Roasted potato salad

Rediscovering potato salad's original tart flavors.

Feasting On Art
The use of fresh dill is a necessity in this recipe – not only for the taste, but also the smell when it is tossed with the hot roasted spuds. (Click on the right arrow below to see an image of 'Still Life with Potatoes' by Cornelius Hankins.)
Cheekwood Museum of Art
Cornelius Hankins, 'Still Life with Potatoes,' (1902) oil on canvas.

Dating all the way back to the 16th century, potato salad was brought by the Spanish from the Americas to Europe. Their version was made by boiling potatoes in vinegar or wine – giving the starchy and often stodgy food a light and sour twang. The German variety, also made with vinegar was Americanised in the early 20th century via a generous dressing of mayonnaise (1). With my recipe, I wanted to recall the original tart flavour of the dish layered with sweet and salty ingredients, taking this salad beyond typical cook-out fare. This is my go-to recipe, scrawled on a stained and creased recipe card, copied and saved years ago from a long-forgotten source. The use of fresh dill is a necessity – not only for the taste, but also the smell when it is tossed with the hot roasted spuds.

Cornelius Hankins was an American artist working in the late nineteenth-century. He was predominately known for his portraiture with a major commission around 1900 to paint posthumous portraits from photographs of Confederate generals. Ironically, it was from Confederate soldiers early in his life that Hankins contracted smallpox and was left deaf until the age of eight. He painted alongside William Merritt Chase in New York City and Chase’s characteristically dark still life paintings appear to have influenced Hankins’ Still Life with Potatoes in both palette and composition. The gleaming light upon the pot rendered by Hankins is remarkably similar albeit a bit more restrained to that in Chase’s Still Life with Pepper and Carrot painted approximately two years earlier.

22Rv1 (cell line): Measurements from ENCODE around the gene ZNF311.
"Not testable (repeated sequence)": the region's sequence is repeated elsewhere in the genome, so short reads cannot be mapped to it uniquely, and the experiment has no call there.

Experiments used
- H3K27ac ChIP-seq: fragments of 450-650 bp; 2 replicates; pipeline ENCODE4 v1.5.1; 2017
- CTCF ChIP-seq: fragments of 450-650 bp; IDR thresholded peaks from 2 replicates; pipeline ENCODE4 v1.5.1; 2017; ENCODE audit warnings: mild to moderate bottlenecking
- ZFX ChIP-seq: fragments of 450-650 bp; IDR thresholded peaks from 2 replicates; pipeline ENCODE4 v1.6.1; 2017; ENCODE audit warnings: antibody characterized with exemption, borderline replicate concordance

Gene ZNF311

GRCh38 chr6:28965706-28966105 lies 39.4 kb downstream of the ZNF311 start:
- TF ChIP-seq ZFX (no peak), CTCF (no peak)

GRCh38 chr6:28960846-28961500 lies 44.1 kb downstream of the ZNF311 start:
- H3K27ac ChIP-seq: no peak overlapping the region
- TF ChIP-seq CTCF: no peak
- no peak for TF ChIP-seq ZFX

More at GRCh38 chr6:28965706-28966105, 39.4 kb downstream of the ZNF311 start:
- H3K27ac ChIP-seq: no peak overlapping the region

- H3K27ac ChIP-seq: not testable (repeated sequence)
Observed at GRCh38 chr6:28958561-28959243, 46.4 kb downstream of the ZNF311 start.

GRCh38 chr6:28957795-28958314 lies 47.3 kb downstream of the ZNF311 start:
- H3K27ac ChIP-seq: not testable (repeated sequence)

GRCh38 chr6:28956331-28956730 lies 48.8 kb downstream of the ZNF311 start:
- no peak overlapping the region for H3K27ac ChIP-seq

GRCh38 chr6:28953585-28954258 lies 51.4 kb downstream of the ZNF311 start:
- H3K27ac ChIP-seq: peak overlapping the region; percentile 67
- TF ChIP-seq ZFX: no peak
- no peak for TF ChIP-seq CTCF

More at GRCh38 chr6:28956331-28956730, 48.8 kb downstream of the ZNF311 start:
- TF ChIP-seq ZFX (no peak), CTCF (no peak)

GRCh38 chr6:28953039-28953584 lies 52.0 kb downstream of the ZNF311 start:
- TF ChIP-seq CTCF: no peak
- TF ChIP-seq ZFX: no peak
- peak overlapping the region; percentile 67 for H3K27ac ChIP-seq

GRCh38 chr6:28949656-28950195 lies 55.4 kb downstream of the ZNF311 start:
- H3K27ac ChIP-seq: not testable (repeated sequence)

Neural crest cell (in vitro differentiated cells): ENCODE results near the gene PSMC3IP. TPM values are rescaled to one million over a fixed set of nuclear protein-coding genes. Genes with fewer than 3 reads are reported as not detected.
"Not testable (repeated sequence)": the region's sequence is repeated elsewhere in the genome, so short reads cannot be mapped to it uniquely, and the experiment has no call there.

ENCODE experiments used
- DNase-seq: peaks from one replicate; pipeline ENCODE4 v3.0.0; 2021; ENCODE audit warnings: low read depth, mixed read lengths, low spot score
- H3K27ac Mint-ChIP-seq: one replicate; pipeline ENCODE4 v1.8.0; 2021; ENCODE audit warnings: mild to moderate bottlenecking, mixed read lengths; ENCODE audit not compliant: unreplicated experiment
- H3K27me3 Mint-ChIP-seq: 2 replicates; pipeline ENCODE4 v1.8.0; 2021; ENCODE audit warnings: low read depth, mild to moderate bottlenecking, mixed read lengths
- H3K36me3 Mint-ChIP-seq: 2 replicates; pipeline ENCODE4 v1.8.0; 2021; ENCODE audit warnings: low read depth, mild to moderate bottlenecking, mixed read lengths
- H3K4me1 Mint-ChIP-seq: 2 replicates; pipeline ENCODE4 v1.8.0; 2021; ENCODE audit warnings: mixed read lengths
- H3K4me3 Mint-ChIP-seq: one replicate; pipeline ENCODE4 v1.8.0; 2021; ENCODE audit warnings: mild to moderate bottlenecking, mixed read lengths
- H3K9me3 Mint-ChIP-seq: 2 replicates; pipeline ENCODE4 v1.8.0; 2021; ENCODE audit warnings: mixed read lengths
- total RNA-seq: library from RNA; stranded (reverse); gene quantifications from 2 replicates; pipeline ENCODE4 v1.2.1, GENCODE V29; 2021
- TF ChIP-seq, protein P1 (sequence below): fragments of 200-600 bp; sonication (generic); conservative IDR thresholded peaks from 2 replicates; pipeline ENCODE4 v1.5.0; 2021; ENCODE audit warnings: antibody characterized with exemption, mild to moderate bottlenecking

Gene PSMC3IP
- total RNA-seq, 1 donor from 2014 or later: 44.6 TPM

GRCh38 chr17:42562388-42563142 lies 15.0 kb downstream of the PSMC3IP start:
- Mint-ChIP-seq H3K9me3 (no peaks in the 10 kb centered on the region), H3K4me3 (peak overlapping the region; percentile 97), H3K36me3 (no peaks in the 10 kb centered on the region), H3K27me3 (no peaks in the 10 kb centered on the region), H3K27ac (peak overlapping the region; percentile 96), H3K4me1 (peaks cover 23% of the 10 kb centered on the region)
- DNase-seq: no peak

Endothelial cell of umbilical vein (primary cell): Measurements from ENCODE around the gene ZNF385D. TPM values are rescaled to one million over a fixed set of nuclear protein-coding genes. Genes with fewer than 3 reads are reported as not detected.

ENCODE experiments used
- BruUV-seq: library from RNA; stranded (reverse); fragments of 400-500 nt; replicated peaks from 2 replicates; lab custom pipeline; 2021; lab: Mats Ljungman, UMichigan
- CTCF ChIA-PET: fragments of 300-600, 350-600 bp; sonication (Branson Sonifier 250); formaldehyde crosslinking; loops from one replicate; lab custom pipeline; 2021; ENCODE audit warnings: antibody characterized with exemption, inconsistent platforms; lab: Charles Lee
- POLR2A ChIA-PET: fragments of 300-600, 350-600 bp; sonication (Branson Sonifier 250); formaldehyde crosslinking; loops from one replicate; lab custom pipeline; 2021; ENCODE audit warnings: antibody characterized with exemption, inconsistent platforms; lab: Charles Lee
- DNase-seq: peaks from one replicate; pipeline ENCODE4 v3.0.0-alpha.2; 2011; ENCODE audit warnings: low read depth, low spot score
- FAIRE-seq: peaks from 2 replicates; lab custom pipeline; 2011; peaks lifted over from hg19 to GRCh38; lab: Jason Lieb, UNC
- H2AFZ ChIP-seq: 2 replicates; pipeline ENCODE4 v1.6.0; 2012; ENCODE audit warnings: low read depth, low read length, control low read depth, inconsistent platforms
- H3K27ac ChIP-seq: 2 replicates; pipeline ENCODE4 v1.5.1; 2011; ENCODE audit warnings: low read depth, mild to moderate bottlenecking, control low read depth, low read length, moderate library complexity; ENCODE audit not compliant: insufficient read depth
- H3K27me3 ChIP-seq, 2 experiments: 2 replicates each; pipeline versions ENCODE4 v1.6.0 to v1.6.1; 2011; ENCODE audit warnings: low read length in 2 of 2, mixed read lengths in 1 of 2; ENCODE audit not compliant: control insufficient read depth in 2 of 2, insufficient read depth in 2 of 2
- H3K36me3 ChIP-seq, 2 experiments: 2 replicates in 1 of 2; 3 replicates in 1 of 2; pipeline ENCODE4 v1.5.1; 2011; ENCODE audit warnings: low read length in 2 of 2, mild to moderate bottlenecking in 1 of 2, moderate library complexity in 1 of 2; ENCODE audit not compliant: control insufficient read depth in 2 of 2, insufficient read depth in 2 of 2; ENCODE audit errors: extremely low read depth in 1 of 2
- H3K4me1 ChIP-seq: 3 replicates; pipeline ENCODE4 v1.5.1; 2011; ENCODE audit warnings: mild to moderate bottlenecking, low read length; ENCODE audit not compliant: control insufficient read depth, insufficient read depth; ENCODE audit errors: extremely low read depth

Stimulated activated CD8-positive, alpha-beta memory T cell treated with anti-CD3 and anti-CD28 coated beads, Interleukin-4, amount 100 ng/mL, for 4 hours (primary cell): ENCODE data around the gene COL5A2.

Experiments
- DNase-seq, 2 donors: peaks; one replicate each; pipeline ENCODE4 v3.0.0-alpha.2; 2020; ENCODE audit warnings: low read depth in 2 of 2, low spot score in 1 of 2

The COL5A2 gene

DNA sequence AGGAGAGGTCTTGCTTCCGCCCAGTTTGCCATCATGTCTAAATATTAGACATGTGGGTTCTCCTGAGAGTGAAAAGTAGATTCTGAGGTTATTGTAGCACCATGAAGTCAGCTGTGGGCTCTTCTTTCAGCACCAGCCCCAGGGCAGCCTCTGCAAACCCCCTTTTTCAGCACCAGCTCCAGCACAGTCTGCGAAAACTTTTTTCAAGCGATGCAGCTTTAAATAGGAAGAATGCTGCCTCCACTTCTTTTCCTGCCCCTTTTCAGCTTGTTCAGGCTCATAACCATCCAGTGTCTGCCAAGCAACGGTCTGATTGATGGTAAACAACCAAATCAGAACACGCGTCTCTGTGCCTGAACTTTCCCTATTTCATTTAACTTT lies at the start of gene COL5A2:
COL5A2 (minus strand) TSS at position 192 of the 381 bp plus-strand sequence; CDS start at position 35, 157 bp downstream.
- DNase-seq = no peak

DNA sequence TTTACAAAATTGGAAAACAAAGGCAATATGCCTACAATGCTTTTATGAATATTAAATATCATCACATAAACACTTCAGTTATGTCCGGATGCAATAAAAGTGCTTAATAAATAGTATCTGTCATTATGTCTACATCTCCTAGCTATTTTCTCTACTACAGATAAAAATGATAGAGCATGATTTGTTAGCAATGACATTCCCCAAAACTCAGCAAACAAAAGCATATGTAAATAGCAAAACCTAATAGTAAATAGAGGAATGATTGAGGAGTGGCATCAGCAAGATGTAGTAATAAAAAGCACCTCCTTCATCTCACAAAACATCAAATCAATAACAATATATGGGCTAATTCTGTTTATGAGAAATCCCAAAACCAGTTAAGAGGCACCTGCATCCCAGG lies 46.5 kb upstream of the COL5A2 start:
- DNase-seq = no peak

Roasted potato salad with a mustard-dill vinaigrette

10 red potatoes, washed and cubed
1 cup capers, rinsed
1 cup vegetable oil
1-2 cup mustard-dill vinaigrette (recipe below)
1 cup fresh dill, chopped
1 tablespoon ground black pepper
1 tablespoon salt

Preheat the oven to 450 degrees F. Wash and cube the potatoes. Spread them into a single layer on a baking sheet and drizzle with the vegetable oil. Sprinkle the salt and toss to coat in oil and salt. Slide into the oven and roast until tender, 20-30 minutes depending on the size of the cubed potatoes. Half way through roasting (after about 10-15 minutes) remove from oven and turn with a large spoon so all the sides of the cubes become golden brown.

Once the potatoes have roasted, let them cool before tossing with the capers, vinaigrette, dill and ground pepper. Serve cool.

Note: The potatoes tend to soak up the vinaigrette and so I often reserve some dressing to dribble over the potatoes right before serving to maximise the flavour. Be careful not to over dress the potatoes initially, too much dressing will cause the potatoes to become mush.

Mustard-dill vinaigrette

1 cup cider vinegar
1 1/2 cup olive oil
1 garlic colve
3 teaspoon grainy mustard
1/4 cup brown sugar
1/4 cup fresh dill

Place all of the ingredients in a food processor except for the oil. Turn on the processor and slowly add the oil in a steady stream until the full cup and a half is emulsified. Season with a bit of salt to taste and store in an airtight container in the refrigerator.

Megan Fizell blogs at Feasting on Art.


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